And into the tire let ,i,a-ntlv fall 
Some iiuense powder of frat^rant smell. 

1 hen walkiiiLi; slowly, with stateh i;racc, 

He circled the sandy -pictured tloor. 

And cliantiiii; low with a solemn face, 

lie shook the rattle o'er and o'er. 

1 hen carefully placinu; a woven mat 

In the midst of the br-^htlv colored sands. 


now non-i \ r ion i h i > i \ 1 1 

D'lW n (ill the pit. iiiif,! il.H.r !;.■ >.;!, 

Aihl hem his I.Kc .I'ci- lii> tnliicJ h.iihU. 

I.iiiii,' he sat, .iiiil the -iIciKc l,m-cu. 

.\iiil Hrnthcr i'ayiu- he:;.!!! Im \.u\ii; 

lie ^!rcti.hc,i and un-.uL-.i a;iil ^l^ht■,i virne. too, 

Aiui won.lcrci li..\v nun h n| the \.i\ ha.i ^oiie. 

f'inall\. tlien, the nl,i man saui, 
As he rai>eii his aiuient. wrinkle.] taee: 
'■ riiis is the mes>aL,'e tliat I have rea.l 
'ii tlic painte.i hv the spirit"s ^raee: 
•loTAKi: INi)\| nil ivxx Ills |'(»\\||< !,,< !:\|, 
'<"i: "l\l oi Til \r III, I.OMS Till i;i M.' 
An. I that." he sai.l. with a l.).)k lia!l >aJ. 
"Is all ue are vAA. Ynu must learn ;!ie re>t." 

An. I I!r.)ther (.'oyote, with tiioiiL^'htlii! brow, 
lurne.i to the iiot,Mn"s open tlour, 
Aihl breathed in deeplv, tor he must now 
Spee.i swit't away up the trail oiue 

And ai^ain in tlie camp did the couneil meet. 


s INDIA N 1. 1; a \: n n s in lui v m k 

And (Iccpcr still was the mystcrv now. 

And cvcrv wise man tmik liis scat 

With a pu/.zlcd look on hi> thouirhtful brow. 

The l\n\ was i.'au.iiht, and thc\\i chained him, too, 

In the stronj^est house there was in town, 

15ut everv man ot the council knew 

llv'd tree himself when the sun went down. 

I"or that was the strenj^th ot his mai,nc spell - 

•Nothinj^ could iiold him wlien darkness came; 

Lockint^ the door or t\int; liim well, 

Chaining iiim down it was all the same. 

And now he sat on the saiid\ tloor. 
And his evil lace wore a wickeil smile 
As he said to himself the words once more 
He'd heard before but a little while: 

"To TAKI IKOM Till. I.VW MIS I'nWTR jOR I! \|). 

Ah," he muttereil, "that makes them mad! 

Surely, the w ise one spoke in jest. 

How . )uld they know chat the thinj^ I love" 

(And he ^ave his beautiful tail a pat) 

"Kverythin^ else in tiie world above 

Is vol', and, my beauty, they'll \l air j^uess that!" 

Hut near the lyn\, in a cold n^ra\ heap. 
The ashes lay of a tire lonjf dead. 
And buried under their ^iftness deep, 
A little horned-toad on the sandv bed. 
And brij^ht were his eyes as the stars at night, 
And sharp his ears as the cactus spear; 
Anil he saw the lvn\ i: the fading light,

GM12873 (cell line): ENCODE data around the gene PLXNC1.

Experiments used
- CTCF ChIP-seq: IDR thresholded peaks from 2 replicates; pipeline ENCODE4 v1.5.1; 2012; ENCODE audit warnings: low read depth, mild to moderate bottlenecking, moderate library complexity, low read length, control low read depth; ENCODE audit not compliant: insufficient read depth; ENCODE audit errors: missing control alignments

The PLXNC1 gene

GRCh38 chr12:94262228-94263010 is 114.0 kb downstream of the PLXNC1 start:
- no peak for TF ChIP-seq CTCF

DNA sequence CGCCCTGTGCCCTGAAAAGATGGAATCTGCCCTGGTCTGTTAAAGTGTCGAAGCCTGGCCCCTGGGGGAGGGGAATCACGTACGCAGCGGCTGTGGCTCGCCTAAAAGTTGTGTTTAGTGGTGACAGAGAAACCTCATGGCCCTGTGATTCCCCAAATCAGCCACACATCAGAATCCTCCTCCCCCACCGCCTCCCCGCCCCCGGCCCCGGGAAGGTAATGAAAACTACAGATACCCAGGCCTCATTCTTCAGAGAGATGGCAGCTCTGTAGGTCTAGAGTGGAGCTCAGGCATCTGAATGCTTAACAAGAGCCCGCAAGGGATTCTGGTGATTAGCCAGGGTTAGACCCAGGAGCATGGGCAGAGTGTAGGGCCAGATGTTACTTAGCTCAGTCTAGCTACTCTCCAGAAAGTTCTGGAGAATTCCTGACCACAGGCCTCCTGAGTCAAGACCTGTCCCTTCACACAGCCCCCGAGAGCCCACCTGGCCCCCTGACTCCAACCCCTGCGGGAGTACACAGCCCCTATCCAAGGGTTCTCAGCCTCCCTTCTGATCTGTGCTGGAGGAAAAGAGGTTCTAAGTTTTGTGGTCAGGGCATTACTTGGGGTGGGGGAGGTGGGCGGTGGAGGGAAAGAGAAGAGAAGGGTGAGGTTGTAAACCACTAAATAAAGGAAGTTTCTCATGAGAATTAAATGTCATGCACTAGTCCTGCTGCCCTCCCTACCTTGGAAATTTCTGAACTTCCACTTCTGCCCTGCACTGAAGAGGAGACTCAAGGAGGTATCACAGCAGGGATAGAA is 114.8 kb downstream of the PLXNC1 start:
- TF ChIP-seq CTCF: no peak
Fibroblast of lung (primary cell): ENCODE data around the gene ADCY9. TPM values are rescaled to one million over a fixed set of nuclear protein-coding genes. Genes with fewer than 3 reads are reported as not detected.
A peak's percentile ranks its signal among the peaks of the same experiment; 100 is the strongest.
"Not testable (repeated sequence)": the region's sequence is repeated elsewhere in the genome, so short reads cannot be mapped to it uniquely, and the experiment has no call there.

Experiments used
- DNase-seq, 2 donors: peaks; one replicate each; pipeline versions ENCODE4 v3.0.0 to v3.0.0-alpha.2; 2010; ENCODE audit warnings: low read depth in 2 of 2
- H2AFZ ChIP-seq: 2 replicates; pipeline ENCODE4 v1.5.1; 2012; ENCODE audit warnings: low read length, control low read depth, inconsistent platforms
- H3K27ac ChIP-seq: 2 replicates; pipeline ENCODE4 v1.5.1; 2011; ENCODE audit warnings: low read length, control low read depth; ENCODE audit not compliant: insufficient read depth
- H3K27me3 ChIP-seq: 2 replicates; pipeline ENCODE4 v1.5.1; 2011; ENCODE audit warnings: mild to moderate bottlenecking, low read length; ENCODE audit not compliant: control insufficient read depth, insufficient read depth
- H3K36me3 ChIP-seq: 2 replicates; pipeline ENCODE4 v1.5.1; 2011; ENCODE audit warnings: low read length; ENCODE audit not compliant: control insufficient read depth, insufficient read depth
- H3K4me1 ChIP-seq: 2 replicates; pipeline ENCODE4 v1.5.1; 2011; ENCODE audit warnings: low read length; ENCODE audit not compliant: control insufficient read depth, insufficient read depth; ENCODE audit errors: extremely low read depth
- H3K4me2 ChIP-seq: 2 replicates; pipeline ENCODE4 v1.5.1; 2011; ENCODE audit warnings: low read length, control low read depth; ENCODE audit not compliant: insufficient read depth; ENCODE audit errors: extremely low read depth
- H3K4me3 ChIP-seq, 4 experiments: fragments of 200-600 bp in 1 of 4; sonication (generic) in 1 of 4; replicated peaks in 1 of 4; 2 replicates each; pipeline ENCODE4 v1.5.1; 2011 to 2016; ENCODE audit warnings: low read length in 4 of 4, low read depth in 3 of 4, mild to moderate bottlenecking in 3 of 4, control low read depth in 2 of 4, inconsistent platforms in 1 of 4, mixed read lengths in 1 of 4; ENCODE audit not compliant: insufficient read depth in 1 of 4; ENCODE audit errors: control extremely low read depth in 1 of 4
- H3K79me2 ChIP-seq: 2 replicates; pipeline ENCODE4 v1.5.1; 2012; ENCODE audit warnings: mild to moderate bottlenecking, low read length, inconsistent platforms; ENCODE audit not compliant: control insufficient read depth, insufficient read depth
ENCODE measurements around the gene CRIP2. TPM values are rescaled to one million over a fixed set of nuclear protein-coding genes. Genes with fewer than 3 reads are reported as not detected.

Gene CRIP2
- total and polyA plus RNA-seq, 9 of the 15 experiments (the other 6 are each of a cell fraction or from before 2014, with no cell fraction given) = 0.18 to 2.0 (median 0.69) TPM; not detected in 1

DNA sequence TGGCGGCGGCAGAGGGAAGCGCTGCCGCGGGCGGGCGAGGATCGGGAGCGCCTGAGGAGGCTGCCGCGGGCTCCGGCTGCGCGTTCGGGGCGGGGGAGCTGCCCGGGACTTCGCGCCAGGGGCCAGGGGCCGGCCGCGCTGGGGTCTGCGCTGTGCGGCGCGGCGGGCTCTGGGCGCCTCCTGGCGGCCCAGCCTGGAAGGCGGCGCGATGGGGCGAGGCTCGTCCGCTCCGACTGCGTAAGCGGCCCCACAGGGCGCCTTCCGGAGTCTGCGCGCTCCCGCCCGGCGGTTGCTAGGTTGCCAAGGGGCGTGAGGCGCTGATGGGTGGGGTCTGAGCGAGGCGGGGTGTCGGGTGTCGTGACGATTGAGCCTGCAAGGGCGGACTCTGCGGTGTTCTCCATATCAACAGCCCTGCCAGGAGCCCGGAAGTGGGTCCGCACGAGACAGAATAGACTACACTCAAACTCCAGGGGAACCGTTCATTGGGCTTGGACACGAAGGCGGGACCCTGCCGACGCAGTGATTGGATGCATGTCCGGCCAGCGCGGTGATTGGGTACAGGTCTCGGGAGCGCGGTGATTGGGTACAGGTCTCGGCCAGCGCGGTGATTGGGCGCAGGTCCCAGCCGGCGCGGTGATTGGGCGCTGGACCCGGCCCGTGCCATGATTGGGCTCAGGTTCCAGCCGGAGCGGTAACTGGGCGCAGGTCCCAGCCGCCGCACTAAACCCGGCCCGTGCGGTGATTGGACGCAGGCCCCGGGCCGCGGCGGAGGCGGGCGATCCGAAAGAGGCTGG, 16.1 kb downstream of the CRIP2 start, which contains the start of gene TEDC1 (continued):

An.ii e\'cr\' word did. his si'iar^^ i^ar^i l^ii'iir 



So out hv crept oil his noiseless feet, 
And swift he ran to the council, then. 
And never a soul ilid the horneii-toaii meet 
"Til he came to the lodge of wise old men. 

And then indeed was excitement keen 
\\'hen, raisinir his voice so small and shrill, 
He told them all he hail heard and seen 
Of the rascal who'd worked so much of ill. 
And over the town the news so j^ood, 
Carried by shout and crv and call. 
Spread like tire in an autumn wood, 
Anil carried it's joy to one and all. 
'I'hen pulling the lynx by his silkv tail, 
'1 hey dragged him into the public sijuarc, 
And paying no heed to his angry wail, 
'1 hey chained him down to a tree-stump there. 
And old Father Bear with a sharpened stone 
Cut ort' his tail with a single "whack," 
And the liOH-CAl' slunk with a sa»-age groan 
Into the forest and never came back! 


The Hunter 

How quiet the UDoiis! \ct tlu- hunter's 
trained ear 
Can all thr^u^ll the forest so many sounds 
liear : 
lie soft gentle eoo of the wild doves at nii^ht; 
lie paddin;^ of foxes; the deer's fontstep light; 
he whir of the woodeoek that ri^es in (light; 
Ihe small chatter made bv the si|uirrel> in fright: 
The i-icis/i .\< the rabhit slips by through the gra>^; 
he murmur of leaves as the summer winds pa>s. 
How ([uiet the woods! \et the hunter'> traineil ear 
Can all through the forest these tiny sounds hear 

The Ride 

CLICKKIV-CLACK, dickcty-clack; 
Out on mypniiy, ai 1 now that I'm back 
I'll tell you the thing's that 1 saw on tlic road: 
A prairic-(1og town, ami a little horned-toad 
A lizard asleep on a rock in the sun, 
He jumped as we passed him, and how he did run! 
A herd of wild ileer that (lew by switt as lij^ht; 
A coyote j^ray that was soon out of sight. 
When takinj,' a trail down a slieer canvon wall 
We had to gi) slowly for fear of a fall. 
Ami tar down below we could see the bright gleam 
Of Mata-watoba, the swift little stream. 
And high up the clilf, hardly seen from below, 
.\n eagle had built where no hunter could go. 

If ^Ol'l) take that trip, with my father to guide. 
\N ith my eyes to see things, mv ponv to ride, 
I know what vou'd say that the cities could go, 
^ ou'd live as an Indian, whether or no. 

C'lickety-clack, dickety-clack. 

Out on my pony and all the wav back, 

'I'hat'.s what I saw bv the suie of the roa.l. 

Anil all in the sunligiit that sparkled and glowed. 


My Burro 

Yor mav think my burro stupid and imagine 
he is slow. 
But he'd tfi) as fast as any, if he only CHOSK 

to jr,). 

And there are so manv little tricks I've taught him 

how to do, 
If he'i' only ever do them but he never chooses to! 
Still I never really blame him for the thinj^s he tries 

to shirk, 
For my burro isn't LAZY, but he simply HATES to 




The Bunny 


LI TTLl-; bun 111 the sun.